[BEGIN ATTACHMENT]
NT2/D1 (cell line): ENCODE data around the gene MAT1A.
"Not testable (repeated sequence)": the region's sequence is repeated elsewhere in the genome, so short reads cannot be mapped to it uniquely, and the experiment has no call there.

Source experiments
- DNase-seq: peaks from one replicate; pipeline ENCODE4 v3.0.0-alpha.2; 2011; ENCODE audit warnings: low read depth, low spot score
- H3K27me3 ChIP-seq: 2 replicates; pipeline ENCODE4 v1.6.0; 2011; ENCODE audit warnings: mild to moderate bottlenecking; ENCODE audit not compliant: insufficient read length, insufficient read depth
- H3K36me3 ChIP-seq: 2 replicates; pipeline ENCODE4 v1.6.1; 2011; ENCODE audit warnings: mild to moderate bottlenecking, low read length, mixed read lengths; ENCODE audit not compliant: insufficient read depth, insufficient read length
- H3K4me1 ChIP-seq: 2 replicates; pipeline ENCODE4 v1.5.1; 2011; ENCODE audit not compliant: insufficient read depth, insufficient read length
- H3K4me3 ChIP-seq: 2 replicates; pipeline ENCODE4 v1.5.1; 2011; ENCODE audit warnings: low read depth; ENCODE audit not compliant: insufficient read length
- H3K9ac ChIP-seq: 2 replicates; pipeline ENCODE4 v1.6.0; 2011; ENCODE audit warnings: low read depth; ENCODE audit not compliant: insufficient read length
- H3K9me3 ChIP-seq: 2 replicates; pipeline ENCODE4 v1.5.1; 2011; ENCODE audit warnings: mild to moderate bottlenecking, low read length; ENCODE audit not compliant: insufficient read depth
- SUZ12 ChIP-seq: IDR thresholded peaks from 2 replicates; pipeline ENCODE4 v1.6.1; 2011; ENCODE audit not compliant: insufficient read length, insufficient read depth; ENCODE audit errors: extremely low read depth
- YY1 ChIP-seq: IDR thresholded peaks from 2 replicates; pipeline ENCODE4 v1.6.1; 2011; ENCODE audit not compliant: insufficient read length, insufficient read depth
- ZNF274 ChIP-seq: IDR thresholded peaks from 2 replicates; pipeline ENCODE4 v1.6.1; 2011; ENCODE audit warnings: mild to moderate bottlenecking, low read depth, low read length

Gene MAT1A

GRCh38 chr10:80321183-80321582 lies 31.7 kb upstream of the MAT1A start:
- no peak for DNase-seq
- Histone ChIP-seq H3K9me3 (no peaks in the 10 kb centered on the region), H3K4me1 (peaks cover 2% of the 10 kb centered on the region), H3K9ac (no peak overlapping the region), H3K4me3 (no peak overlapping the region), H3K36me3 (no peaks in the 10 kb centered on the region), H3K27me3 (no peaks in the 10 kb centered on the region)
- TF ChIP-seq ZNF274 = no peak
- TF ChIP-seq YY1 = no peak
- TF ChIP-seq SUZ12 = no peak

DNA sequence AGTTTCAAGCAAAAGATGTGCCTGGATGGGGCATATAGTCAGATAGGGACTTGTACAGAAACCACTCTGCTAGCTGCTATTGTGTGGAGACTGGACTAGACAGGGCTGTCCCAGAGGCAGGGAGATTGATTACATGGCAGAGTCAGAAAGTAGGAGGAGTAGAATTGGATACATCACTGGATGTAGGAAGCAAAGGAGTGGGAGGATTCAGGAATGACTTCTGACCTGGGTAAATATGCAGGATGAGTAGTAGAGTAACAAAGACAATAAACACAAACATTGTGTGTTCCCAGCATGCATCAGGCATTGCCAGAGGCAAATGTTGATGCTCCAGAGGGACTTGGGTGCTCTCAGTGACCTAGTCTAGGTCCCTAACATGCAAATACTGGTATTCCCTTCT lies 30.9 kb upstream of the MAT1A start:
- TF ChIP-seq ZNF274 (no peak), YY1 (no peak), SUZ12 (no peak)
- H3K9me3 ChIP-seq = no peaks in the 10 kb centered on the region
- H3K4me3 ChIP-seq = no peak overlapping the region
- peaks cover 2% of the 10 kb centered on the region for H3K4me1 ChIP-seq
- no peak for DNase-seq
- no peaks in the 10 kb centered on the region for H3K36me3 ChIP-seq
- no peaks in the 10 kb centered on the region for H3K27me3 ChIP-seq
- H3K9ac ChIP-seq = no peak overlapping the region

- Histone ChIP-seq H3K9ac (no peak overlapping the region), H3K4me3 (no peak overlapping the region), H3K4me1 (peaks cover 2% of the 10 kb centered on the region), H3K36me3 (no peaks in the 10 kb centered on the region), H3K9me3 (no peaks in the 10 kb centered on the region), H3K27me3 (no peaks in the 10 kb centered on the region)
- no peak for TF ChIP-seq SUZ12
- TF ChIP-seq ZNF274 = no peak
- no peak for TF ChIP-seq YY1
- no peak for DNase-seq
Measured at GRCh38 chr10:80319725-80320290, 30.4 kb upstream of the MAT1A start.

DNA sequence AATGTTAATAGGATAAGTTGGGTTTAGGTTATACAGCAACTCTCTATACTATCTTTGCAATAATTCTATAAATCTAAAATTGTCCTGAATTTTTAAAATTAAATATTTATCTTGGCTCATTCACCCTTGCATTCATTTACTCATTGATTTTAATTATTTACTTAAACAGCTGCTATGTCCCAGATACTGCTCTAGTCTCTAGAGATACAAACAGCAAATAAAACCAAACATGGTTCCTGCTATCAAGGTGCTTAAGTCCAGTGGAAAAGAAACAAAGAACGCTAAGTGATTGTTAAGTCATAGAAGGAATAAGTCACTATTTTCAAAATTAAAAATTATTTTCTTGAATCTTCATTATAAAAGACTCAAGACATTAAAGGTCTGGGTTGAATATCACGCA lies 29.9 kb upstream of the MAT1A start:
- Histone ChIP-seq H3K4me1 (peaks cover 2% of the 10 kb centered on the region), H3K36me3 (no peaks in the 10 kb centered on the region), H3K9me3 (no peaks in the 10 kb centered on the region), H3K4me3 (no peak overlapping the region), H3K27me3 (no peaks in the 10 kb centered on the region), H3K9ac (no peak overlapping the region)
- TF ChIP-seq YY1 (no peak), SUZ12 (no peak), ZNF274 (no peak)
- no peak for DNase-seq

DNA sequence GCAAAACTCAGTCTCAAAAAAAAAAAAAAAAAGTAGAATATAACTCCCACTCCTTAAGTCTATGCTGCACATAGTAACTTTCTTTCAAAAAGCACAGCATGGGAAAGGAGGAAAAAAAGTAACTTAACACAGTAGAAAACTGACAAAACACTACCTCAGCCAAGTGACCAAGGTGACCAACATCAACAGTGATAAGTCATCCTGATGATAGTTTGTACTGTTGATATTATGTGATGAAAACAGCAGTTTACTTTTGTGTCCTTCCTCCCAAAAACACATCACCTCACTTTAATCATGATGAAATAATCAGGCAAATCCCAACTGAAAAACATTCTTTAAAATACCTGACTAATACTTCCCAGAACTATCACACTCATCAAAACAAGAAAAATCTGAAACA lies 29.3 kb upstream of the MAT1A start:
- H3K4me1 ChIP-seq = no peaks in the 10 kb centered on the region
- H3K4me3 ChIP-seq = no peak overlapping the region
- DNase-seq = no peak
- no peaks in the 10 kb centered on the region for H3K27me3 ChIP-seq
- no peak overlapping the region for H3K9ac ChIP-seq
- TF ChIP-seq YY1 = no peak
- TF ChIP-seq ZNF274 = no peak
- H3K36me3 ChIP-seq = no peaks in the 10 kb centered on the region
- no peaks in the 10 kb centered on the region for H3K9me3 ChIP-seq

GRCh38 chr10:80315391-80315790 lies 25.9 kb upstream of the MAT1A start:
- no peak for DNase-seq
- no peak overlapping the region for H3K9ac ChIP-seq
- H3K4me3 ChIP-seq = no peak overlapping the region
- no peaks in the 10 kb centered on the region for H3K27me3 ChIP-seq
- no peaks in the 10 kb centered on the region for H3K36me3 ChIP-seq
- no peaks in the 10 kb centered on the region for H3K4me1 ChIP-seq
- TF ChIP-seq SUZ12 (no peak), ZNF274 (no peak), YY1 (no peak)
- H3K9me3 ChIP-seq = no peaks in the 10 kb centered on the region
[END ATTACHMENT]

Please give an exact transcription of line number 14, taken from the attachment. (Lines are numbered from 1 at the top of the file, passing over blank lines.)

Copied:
Gene MAT1A